When Jane Carrol Heard accompanied her soon-to-be husband, Dr. Fred Stevens Clinton, to Tulsa from Georgia in 1897, she found in this Indian Territory “cow town” a blank canvas upon which she could create a cultural masterpiece.
“To me, Jane Heard Clinton was truly the cultural soul of early Tulsa,” Tulsa Historical Society Executive Director Michelle Place told the Tulsa World in a 2012 interview. “Her contributions to Tulsa’s arts and culture are still being appreciated today.”
Those contributions include helping to found the Hyechka Club, the city’s longest-lived arts organization, which brought the New York Philharmonic to Tulsa in the early 1900s. Clinton was the group’s first president and was continually re-elected to the post until 1921 — when the organization named her president for life.
Clinton was also instrumental in establishing the Tuesday Book Club and the Ruskin Art Club and working to pass the bond election that led to the building of what is now the Brady Theater, which for many decades was the city’s primary performance hall.
“And it’s all due to this true Southern belle from Georgia, who was determined that her new home needed the arts if it was to flourish,” Place said. “And that is still true today.”
That is why Arts Alliance Tulsa has formed the Jane Heard Clinton Society, in honor of the many Tulsa women who have contributed greatly to the city’s arts and culture, and to encourage the next generation of women to continue that tradition of service and support.
“Honoring the role of women in the arts while finding a way to engage them in the important work of Arts Alliance Tulsa was a priority for us from the day our United Arts Fund was conceived four years ago,” said Todd Cunningham, AAT executive director. “When we discovered Jane Heard Clinton and learned of the significant place she holds in our cultural history, we knew we had found the perfect way to enhance our city’s future while honoring our past.”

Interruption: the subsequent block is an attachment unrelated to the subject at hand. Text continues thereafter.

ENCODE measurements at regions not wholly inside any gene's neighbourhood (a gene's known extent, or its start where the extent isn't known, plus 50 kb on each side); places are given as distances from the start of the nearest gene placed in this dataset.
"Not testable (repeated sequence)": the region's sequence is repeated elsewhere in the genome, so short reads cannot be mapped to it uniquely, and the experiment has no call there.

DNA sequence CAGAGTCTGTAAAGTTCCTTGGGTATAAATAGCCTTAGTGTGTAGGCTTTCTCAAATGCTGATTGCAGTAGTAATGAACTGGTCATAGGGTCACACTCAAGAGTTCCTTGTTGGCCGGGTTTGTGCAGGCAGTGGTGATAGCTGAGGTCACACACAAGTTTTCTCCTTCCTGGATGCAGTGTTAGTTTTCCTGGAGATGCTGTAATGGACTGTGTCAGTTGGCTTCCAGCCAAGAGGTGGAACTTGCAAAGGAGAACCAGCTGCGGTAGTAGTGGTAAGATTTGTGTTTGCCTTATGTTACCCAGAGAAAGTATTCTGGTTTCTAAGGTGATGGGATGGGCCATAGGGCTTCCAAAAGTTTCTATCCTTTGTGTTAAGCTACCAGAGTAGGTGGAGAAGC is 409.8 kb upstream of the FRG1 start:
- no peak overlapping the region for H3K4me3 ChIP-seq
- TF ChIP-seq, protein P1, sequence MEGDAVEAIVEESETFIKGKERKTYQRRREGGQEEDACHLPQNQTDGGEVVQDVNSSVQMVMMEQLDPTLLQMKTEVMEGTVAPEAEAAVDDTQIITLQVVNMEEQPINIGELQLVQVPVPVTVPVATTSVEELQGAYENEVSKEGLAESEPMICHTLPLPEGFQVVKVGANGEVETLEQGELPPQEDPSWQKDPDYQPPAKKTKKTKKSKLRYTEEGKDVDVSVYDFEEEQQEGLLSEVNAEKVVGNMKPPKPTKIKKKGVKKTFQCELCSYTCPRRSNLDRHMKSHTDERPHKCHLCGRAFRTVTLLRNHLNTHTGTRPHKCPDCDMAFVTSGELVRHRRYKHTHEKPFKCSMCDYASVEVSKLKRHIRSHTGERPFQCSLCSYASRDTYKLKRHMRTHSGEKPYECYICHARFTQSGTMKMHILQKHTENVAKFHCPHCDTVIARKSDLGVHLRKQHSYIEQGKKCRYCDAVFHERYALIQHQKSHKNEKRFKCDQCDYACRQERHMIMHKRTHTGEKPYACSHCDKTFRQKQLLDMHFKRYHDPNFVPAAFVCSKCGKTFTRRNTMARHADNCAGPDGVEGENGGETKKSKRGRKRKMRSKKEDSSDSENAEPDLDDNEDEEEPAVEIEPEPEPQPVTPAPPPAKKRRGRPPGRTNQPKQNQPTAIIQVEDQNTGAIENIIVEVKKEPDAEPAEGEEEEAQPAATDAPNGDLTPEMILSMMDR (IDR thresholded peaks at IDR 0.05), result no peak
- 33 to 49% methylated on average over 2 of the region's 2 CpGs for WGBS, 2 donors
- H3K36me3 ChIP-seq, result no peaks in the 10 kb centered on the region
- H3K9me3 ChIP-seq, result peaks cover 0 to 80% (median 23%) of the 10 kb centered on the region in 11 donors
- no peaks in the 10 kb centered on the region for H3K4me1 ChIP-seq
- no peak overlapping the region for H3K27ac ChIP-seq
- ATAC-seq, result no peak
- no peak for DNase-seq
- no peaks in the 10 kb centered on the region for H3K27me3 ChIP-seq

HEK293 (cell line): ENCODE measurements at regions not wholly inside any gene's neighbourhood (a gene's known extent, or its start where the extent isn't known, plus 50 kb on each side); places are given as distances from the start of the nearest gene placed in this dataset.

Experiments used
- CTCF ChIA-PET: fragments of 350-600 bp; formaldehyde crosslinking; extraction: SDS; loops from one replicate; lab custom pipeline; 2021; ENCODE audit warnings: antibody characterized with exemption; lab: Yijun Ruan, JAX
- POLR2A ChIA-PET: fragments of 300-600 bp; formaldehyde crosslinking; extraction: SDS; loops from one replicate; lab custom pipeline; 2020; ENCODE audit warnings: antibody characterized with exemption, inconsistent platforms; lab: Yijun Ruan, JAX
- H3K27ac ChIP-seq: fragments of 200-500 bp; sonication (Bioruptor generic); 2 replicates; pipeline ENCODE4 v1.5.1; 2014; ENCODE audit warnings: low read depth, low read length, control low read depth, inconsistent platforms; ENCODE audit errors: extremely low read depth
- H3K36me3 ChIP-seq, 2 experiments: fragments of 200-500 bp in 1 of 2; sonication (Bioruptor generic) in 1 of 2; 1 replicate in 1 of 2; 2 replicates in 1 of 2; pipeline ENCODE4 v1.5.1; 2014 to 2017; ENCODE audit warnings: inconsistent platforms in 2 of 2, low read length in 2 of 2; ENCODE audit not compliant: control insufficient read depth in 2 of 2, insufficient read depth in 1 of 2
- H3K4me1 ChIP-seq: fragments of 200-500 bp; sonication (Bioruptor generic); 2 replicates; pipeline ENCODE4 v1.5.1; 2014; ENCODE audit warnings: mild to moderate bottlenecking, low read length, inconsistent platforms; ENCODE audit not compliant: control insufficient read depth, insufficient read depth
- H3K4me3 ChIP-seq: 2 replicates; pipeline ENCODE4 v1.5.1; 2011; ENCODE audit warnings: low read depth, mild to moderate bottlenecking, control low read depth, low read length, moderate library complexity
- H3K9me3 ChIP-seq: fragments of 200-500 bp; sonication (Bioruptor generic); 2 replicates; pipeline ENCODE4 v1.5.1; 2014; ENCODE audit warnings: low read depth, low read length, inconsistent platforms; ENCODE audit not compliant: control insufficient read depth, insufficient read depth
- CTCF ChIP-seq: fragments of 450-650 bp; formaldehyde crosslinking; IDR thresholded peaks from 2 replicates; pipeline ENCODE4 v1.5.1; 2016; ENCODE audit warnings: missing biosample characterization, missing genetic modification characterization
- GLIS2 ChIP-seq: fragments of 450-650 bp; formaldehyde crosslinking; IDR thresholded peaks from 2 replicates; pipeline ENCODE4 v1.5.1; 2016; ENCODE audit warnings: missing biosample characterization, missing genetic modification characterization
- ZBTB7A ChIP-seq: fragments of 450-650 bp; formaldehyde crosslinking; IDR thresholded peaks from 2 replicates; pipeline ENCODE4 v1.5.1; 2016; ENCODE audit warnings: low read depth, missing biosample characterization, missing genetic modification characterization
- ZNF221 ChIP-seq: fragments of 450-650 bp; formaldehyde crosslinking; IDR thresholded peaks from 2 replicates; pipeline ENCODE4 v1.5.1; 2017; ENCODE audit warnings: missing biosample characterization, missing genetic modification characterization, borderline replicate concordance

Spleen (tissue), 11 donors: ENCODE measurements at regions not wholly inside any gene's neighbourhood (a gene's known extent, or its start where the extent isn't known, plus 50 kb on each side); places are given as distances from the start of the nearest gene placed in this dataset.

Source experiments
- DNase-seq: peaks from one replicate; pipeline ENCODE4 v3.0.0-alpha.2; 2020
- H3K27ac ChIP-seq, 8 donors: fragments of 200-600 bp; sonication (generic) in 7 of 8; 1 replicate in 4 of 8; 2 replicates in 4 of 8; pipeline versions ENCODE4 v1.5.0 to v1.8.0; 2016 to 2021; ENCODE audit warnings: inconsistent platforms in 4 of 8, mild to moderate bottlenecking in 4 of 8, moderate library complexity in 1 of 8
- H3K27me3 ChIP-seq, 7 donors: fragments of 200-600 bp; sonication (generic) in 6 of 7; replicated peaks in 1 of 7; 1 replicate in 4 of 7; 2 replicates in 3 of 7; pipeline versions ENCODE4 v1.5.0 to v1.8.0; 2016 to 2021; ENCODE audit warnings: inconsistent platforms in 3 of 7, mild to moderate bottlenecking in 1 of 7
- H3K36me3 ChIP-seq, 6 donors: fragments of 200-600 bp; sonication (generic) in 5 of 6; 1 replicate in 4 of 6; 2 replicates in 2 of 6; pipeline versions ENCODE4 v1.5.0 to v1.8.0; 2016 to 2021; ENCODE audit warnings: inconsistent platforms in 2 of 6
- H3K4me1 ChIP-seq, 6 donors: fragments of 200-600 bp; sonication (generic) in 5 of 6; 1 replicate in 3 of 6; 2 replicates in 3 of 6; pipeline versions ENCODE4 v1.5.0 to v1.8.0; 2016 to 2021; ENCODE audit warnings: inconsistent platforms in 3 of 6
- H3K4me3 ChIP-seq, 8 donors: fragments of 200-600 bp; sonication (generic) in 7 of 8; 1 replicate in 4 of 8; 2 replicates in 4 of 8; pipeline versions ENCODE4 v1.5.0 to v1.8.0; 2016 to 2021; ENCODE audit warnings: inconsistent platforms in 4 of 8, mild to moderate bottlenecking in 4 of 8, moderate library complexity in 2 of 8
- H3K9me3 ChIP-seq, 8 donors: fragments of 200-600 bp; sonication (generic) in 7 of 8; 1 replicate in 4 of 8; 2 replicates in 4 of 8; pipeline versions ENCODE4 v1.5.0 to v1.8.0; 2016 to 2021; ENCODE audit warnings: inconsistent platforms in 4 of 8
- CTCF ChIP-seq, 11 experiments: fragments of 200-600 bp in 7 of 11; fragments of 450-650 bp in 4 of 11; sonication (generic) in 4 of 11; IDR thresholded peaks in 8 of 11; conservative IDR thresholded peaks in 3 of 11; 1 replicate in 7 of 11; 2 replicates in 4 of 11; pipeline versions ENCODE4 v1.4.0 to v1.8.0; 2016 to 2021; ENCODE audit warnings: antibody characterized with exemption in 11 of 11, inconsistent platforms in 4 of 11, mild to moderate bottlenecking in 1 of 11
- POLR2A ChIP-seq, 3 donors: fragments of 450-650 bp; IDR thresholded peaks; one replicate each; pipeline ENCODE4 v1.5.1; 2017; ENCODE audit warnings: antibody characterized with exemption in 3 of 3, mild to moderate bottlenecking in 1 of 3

Gayle Eby and Melanie Tate co-founded the Jane Heard Clinton Society. Tate serves as the society chair, with Leanne Helmerich as co-chair.
As a component of Arts Alliance Tulsa, the Jane Heard Clinton Society (JHCS) exists to build a community of diverse and inclusive female philanthropists who inspire and encourage other women to strengthen the arts and cultural environment of Tulsa.
“In the late 1950s, I worked on a survey to determine the advisability of having an Arts Council in Tulsa” said Mary Athens, JHCS member and one of many women who have worked to advocate, raise funds and grow arts in Tulsa. “One of the long-term goals was to establish a United Way for the Arts. I hope Arts Alliance Tulsa will achieve that goal.”
The Jane Heard Clinton Society operates as a funding component of Arts Alliance Tulsa and works to support its mission of providing operational funds to local nonprofit arts and culture member organizations. This honorary group recognizes those accomplishments of the past, as well as fuels the continuation of that legacy in the future — current members span three generations, embodying Tulsa’s past, present and future.
Former State Sen. Penny Williams, a founding member of the JCHS, said, “Growing up with an avid arts advocate for a mother, it is exciting to launch a society in which the women of Tulsa pave the way for the next generation of arts and culture. Being in a room of women from different backgrounds and generations encourages me for the future of the arts in our city. This is a beginning of a legacy.”
Arts Alliance Tulsa is the newest member of a national network of similarly-organized United Arts Funds that function to receive donations from individuals, corporations and charitable foundations and, after considerable independent review and due diligence, distribute operating funds to 40 local nonprofit arts institutions.
James D. Watts Jr.
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